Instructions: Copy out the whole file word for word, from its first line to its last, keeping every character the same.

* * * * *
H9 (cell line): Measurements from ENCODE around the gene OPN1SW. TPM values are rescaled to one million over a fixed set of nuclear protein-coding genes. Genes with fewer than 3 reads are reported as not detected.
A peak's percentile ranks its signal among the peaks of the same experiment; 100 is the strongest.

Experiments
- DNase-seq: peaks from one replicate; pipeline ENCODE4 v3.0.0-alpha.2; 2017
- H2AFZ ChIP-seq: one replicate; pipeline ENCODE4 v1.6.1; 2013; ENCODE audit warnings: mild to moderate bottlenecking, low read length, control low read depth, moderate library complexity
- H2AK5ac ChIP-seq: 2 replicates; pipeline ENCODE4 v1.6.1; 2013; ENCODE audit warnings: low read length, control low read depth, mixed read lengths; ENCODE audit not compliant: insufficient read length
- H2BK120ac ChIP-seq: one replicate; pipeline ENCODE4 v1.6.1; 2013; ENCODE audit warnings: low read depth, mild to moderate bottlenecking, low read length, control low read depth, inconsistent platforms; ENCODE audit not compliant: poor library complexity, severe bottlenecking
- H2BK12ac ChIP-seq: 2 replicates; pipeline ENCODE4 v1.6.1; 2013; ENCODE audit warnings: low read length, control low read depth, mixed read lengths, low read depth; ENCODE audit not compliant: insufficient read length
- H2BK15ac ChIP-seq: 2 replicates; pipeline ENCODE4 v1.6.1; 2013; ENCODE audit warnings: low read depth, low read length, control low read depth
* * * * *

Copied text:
H9 (cell line): Measurements from ENCODE around the gene OPN1SW. TPM values are rescaled to one million over a fixed set of nuclear protein-coding genes. Genes with fewer than 3 reads are reported as not detected.
A peak's percentile ranks its signal among the peaks of the same experiment; 100 is the strongest.

Experiments
- DNase-seq: peaks from one replicate; pipeline ENCODE4 v3.0.0-alpha.2; 2017
- H2AFZ ChIP-seq: one replicate; pipeline ENCODE4 v1.6.1; 2013; ENCODE audit warnings: mild to moderate bottlenecking, low read length, control low read depth, moderate library complexity
- H2AK5ac ChIP-seq: 2 replicates; pipeline ENCODE4 v1.6.1; 2013; ENCODE audit warnings: low read length, control low read depth, mixed read lengths; ENCODE audit not compliant: insufficient read length
- H2BK120ac ChIP-seq: one replicate; pipeline ENCODE4 v1.6.1; 2013; ENCODE audit warnings: low read depth, mild to moderate bottlenecking, low read length, control low read depth, inconsistent platforms; ENCODE audit not compliant: poor library complexity, severe bottlenecking
- H2BK12ac ChIP-seq: 2 replicates; pipeline ENCODE4 v1.6.1; 2013; ENCODE audit warnings: low read length, control low read depth, mixed read lengths, low read depth; ENCODE audit not compliant: insufficient read length
- H2BK15ac ChIP-seq: 2 replicates; pipeline ENCODE4 v1.6.1; 2013; ENCODE audit warnings: low read depth, low read length, control low read depth